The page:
San Antonio Historic Association for Riverwalk Authenticity.

I have a cold.  And Benadryl.  I’ve suffered through the former, and abused the latter.  I am very tired yet cannot sleep.  Forgive my rambling.

I see on the news that yet another local San Antonio restaurant is being booted off of our historic RiverWalk by another global “we all look the same, and taste the same (like a paper bag type of bland) chain restaurant”.

So I want to start a new group that will not only lobby the city for ordinance changes to protect the authenticity of our city, but also educates the tourism population through education.  Maybe a flyer under their hotel door.  Maybe people picketing on the RiverWalk.

It would be interesting to be standing on the Riverwalk explaining to people that they didn’t have to fly across the country to eat at a damn Hooter’s (even though the Hooter’s girls in Texas are without doubt the best in the world!).

While recent business wins have made San Antonio an up and coming economic leader in US cities through job growth, low cost of living,  and major business wins (Toyota, Washington Mutual, AT&T, etc) we are at the same time (and at the same too-fast rate) losing who we are as a city.  We are undoing San Antonio, and left unchecked we’ll end up something completely different.  Something without a soul – something with individuality.  We’ll become just another big city.


  1. AH! Yes, the Southern Baptists.. I see .. so that when the women go to church, they don’t accidently run into their husbands…. Yup. Makes sense… better keep churches and ‘clubs’ a good distance apart!

  2. I’m afraid it really is a rule.  And a weird one.  I’m sure our Southern Baptists here had more than a little bit to do with it.

  3. Is that really a rule? No gentleman’s Club close to a church?
    I have heard of separation of church and state, never of separation of church and Gentleman Clubs!

    What are they afraid of? That those devout church-goers won’t make it past the "Club"? These two business sectors aren’t exactly in competition. Or is it just a scam to keep the "Clubs" out of town: there are SO many churches, chances of finding a good location for a "Club" are close to zero: they might as well have ruled that a "Club" can’t be close to a gas station (nah.. San Antonio has way more churches than gas stations).And what is the rationale for ‘not close to schools’? Kids wandering into the wrong building? Or do they think all "Club" goers are potential child molesters? Or are people afraid they have to answer ‘difficult’ kids’ questions Or could it be that nobody actually reasonably and rationally THOUGHT about it? Could it be?

  4. No – these business owner’s didn’t own the building, but some had leased them for as long as 17 years – on the landlord’s terms, and they had paid the rent and are being booted out not because they were not profitable, but because chains can be much more profitable, and the landlord gets a windfall.  In some cases restraunt owners are even being forced out prior to the end of their existing leases.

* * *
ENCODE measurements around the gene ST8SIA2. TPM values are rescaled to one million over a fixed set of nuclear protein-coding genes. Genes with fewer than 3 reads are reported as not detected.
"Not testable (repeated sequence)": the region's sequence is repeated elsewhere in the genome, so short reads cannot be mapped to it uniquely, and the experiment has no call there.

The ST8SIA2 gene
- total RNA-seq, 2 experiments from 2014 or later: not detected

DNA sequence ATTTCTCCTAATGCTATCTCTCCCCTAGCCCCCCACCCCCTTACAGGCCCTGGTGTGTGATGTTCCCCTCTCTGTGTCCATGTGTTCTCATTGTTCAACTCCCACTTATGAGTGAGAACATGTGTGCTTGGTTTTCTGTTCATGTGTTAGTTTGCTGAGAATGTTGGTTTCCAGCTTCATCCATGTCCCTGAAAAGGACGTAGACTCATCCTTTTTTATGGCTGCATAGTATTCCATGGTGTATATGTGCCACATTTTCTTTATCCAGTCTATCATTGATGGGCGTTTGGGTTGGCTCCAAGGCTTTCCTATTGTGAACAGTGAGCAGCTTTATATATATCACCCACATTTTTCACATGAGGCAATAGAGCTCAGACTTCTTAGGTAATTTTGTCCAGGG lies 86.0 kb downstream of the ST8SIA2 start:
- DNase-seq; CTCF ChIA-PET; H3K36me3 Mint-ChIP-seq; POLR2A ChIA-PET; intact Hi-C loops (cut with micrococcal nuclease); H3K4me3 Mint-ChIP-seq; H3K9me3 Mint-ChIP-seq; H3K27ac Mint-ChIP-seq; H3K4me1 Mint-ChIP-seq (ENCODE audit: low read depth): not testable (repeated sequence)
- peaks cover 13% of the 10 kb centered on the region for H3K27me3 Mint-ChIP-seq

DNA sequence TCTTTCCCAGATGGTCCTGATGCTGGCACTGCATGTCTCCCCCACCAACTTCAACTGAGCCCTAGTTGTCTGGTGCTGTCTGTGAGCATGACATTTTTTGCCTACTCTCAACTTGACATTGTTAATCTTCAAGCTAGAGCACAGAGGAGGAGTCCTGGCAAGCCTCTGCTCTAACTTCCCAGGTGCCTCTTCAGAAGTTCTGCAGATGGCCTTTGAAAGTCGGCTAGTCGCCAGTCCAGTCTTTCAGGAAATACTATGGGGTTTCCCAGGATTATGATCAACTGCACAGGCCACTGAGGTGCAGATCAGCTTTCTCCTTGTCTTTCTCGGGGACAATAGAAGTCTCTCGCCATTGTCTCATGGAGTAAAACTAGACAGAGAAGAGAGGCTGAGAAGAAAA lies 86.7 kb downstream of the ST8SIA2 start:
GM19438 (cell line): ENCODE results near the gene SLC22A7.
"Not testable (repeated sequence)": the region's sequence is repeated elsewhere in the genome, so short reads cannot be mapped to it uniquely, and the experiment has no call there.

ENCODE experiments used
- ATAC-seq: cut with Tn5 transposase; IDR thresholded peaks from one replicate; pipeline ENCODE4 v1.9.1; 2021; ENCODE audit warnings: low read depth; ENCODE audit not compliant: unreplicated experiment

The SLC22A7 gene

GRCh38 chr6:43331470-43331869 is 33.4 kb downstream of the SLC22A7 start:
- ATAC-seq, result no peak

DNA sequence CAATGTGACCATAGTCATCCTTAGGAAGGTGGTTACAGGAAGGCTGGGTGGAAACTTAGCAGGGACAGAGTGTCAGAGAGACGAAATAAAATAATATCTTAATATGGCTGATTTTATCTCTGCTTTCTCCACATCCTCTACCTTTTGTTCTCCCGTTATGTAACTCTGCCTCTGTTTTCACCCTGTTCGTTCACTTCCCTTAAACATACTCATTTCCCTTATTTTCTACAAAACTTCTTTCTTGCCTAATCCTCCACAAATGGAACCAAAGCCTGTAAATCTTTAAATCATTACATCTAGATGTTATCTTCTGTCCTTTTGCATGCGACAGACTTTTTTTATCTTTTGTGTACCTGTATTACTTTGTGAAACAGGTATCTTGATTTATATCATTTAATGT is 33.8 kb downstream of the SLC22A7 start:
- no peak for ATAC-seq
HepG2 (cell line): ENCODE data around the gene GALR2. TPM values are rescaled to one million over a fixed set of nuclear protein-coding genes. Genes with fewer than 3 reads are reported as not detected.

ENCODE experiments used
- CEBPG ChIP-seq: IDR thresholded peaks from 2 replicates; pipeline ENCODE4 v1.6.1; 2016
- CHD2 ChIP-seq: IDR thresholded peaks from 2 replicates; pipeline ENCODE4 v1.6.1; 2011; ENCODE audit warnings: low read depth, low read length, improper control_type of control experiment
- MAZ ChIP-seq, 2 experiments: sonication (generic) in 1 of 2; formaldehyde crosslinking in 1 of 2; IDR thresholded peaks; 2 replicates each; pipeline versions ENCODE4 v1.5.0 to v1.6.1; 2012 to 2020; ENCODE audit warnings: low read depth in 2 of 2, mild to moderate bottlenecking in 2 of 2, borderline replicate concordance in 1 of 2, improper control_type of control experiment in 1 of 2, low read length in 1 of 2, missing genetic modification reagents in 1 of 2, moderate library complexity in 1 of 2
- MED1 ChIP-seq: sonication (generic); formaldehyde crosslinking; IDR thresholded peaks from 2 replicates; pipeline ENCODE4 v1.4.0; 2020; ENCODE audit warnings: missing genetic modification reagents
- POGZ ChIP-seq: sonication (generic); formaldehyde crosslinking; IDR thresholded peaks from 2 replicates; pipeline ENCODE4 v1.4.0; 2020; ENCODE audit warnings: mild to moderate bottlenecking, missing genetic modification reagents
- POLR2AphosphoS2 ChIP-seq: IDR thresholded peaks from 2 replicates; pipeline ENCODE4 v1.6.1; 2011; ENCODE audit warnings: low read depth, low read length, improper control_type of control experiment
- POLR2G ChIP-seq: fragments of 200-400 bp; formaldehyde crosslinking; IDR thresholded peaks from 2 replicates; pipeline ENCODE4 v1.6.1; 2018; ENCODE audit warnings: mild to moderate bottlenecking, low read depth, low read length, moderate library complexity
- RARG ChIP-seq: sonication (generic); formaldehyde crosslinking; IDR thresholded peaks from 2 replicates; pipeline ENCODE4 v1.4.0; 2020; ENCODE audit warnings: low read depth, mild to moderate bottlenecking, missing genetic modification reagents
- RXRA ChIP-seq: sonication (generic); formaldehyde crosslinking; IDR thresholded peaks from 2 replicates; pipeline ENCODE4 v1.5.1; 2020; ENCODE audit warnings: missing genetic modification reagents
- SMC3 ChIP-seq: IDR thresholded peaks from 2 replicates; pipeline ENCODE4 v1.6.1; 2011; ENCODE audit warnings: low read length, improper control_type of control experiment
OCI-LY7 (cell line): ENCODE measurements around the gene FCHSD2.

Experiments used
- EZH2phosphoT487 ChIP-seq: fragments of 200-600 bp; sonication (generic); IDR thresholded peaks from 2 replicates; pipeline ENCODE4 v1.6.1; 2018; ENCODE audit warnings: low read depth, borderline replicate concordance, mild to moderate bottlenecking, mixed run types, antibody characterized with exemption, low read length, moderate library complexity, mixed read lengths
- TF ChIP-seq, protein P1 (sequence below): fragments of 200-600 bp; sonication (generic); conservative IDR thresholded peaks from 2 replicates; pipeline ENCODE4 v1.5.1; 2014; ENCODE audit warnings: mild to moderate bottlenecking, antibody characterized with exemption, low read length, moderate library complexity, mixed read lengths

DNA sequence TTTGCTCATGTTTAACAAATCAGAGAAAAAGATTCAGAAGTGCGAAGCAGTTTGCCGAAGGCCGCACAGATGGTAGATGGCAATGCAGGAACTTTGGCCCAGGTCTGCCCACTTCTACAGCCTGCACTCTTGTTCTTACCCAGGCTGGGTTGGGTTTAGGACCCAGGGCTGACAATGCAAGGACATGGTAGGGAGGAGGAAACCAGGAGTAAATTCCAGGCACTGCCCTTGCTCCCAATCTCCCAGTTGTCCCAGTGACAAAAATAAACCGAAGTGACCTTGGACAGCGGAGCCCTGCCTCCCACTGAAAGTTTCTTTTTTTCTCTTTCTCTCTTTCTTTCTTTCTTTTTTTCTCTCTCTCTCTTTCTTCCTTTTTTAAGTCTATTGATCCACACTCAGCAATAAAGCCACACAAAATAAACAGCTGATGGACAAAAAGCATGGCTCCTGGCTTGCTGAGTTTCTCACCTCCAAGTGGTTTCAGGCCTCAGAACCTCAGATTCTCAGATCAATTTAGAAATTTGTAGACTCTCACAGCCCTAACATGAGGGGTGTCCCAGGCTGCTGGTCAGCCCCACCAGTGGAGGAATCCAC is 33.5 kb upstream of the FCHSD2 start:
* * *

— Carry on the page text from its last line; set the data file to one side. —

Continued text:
We get a Riverwalk that looks like any mall anywhere in the country.  Same crappy, bland, over-priced food.  Same shitty service.  I know McDonald’s and Wendy’s survive because people are comfortable going to a restaurant where everything is generally the same, regardless of what state it’s it  – but I don’t think anyone really comes to the Riverwalk to eat Chico’s Mexican crap.  They shouldn’t anyway.  If they are they are missing the point of being in San Antonio. 

    I think it’s worth the tourism dollars for the city to look at finding a way to stop the Riverwalk from becoming the Galleria.  There are plenty of instances where ordinances are passed in "the best interests of the community" – look at "Gentleman’s Clubs" – they can only be built in certain areas, so far from a school, or church (wow – isn’t that mixing government and religion when you dictate that a business can’t exist where it wants to exist simply because their is a church nearby?)

  5. They obviously were not making it well enough or they wouldn’t have sold out. So you are advocating that the person(s) who owned the local business didn’t have the right to sell out for a profit?

  6. No, you make some wrong assumptions.  The current businesses were doing just fine.  They were paying their employees and their landlords.

    Big money (bland food) moves in and offers the landlord a huge sum above what their (until now) good tenant has been paying.

    I understand your point, but if government is ever going to use the right of immanent domain, use it to protect what your city is, what’s made it popular, and what’s made it profitable.

    This is basically just another discussion about "how much is too much" and evidently there are a lot of people in this world that believe they deserve more than they have.  And they are willing to sell anything to get it – even the soul of a city.


  7. It’s called business. If the local resturants can’t make it then an ordinance will only lead to a vacant facility… unless you want local government to also subsidize the business???